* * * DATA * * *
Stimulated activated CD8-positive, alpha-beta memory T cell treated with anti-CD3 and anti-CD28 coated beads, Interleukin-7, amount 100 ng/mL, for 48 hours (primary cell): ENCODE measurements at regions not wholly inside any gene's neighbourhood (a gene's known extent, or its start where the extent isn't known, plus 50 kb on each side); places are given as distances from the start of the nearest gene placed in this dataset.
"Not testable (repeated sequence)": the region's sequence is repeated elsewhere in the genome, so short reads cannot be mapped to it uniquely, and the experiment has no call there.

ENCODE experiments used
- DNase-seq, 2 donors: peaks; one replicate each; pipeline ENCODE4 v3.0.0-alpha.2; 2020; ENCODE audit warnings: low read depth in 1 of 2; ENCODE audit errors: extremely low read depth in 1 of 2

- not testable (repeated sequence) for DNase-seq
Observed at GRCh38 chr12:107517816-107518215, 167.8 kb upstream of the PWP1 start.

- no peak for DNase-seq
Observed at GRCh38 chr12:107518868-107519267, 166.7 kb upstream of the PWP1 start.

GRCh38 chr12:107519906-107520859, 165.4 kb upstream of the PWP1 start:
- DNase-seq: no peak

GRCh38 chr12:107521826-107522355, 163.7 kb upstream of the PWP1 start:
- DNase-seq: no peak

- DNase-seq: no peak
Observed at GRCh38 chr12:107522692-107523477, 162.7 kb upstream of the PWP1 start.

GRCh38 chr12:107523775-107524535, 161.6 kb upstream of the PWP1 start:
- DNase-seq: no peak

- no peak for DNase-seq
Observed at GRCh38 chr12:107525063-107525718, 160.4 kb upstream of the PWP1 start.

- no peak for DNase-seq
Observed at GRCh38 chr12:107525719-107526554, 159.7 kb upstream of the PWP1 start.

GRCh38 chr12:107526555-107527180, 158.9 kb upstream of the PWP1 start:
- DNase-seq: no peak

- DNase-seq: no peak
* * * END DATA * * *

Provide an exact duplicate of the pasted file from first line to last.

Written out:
Stimulated activated CD8-positive, alpha-beta memory T cell treated with anti-CD3 and anti-CD28 coated beads, Interleukin-7, amount 100 ng/mL, for 48 hours (primary cell): ENCODE measurements at regions not wholly inside any gene's neighbourhood (a gene's known extent, or its start where the extent isn't known, plus 50 kb on each side); places are given as distances from the start of the nearest gene placed in this dataset.
"Not testable (repeated sequence)": the region's sequence is repeated elsewhere in the genome, so short reads cannot be mapped to it uniquely, and the experiment has no call there.

ENCODE experiments used
- DNase-seq, 2 donors: peaks; one replicate each; pipeline ENCODE4 v3.0.0-alpha.2; 2020; ENCODE audit warnings: low read depth in 1 of 2; ENCODE audit errors: extremely low read depth in 1 of 2

- not testable (repeated sequence) for DNase-seq
Observed at GRCh38 chr12:107517816-107518215, 167.8 kb upstream of the PWP1 start.

- no peak for DNase-seq
Observed at GRCh38 chr12:107518868-107519267, 166.7 kb upstream of the PWP1 start.

GRCh38 chr12:107519906-107520859, 165.4 kb upstream of the PWP1 start:
- DNase-seq: no peak

GRCh38 chr12:107521826-107522355, 163.7 kb upstream of the PWP1 start:
- DNase-seq: no peak

- DNase-seq: no peak
Observed at GRCh38 chr12:107522692-107523477, 162.7 kb upstream of the PWP1 start.

GRCh38 chr12:107523775-107524535, 161.6 kb upstream of the PWP1 start:
- DNase-seq: no peak

- no peak for DNase-seq
Observed at GRCh38 chr12:107525063-107525718, 160.4 kb upstream of the PWP1 start.

- no peak for DNase-seq
Observed at GRCh38 chr12:107525719-107526554, 159.7 kb upstream of the PWP1 start.

GRCh38 chr12:107526555-107527180, 158.9 kb upstream of the PWP1 start:
- DNase-seq: no peak

- DNase-seq: no peak